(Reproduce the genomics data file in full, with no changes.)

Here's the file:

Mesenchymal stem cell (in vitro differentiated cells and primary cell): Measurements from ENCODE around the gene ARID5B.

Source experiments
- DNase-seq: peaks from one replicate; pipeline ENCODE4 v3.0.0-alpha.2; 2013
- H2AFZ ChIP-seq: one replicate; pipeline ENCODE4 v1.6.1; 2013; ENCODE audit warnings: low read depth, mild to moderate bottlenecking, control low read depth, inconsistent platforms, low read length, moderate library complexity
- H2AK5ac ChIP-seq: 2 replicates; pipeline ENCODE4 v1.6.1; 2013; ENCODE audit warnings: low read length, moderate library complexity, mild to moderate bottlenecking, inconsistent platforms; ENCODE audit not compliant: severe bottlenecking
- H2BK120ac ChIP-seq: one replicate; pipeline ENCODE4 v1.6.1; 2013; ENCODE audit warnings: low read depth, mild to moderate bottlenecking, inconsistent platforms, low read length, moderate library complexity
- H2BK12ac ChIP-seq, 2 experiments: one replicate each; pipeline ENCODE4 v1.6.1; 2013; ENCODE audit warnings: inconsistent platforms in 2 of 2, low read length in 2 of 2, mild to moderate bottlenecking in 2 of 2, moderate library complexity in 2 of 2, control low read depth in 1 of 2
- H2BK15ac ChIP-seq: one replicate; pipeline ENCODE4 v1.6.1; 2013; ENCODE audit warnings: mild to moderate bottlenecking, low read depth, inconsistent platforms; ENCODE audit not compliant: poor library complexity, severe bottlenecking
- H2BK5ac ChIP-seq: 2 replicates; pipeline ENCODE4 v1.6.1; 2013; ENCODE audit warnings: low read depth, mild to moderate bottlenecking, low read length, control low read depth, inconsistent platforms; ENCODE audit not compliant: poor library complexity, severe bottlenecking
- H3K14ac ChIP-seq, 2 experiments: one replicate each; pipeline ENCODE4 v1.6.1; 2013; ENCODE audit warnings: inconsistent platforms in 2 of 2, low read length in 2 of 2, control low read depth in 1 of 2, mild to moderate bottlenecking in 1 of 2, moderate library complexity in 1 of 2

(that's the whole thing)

Mesenchymal stem cell (in vitro differentiated cells and primary cell): Measurements from ENCODE around the gene ARID5B.

Source experiments
- DNase-seq: peaks from one replicate; pipeline ENCODE4 v3.0.0-alpha.2; 2013
- H2AFZ ChIP-seq: one replicate; pipeline ENCODE4 v1.6.1; 2013; ENCODE audit warnings: low read depth, mild to moderate bottlenecking, control low read depth, inconsistent platforms, low read length, moderate library complexity
- H2AK5ac ChIP-seq: 2 replicates; pipeline ENCODE4 v1.6.1; 2013; ENCODE audit warnings: low read length, moderate library complexity, mild to moderate bottlenecking, inconsistent platforms; ENCODE audit not compliant: severe bottlenecking
- H2BK120ac ChIP-seq: one replicate; pipeline ENCODE4 v1.6.1; 2013; ENCODE audit warnings: low read depth, mild to moderate bottlenecking, inconsistent platforms, low read length, moderate library complexity
- H2BK12ac ChIP-seq, 2 experiments: one replicate each; pipeline ENCODE4 v1.6.1; 2013; ENCODE audit warnings: inconsistent platforms in 2 of 2, low read length in 2 of 2, mild to moderate bottlenecking in 2 of 2, moderate library complexity in 2 of 2, control low read depth in 1 of 2
- H2BK15ac ChIP-seq: one replicate; pipeline ENCODE4 v1.6.1; 2013; ENCODE audit warnings: mild to moderate bottlenecking, low read depth, inconsistent platforms; ENCODE audit not compliant: poor library complexity, severe bottlenecking
- H2BK5ac ChIP-seq: 2 replicates; pipeline ENCODE4 v1.6.1; 2013; ENCODE audit warnings: low read depth, mild to moderate bottlenecking, low read length, control low read depth, inconsistent platforms; ENCODE audit not compliant: poor library complexity, severe bottlenecking
- H3K14ac ChIP-seq, 2 experiments: one replicate each; pipeline ENCODE4 v1.6.1; 2013; ENCODE audit warnings: inconsistent platforms in 2 of 2, low read length in 2 of 2, control low read depth in 1 of 2, mild to moderate bottlenecking in 1 of 2, moderate library complexity in 1 of 2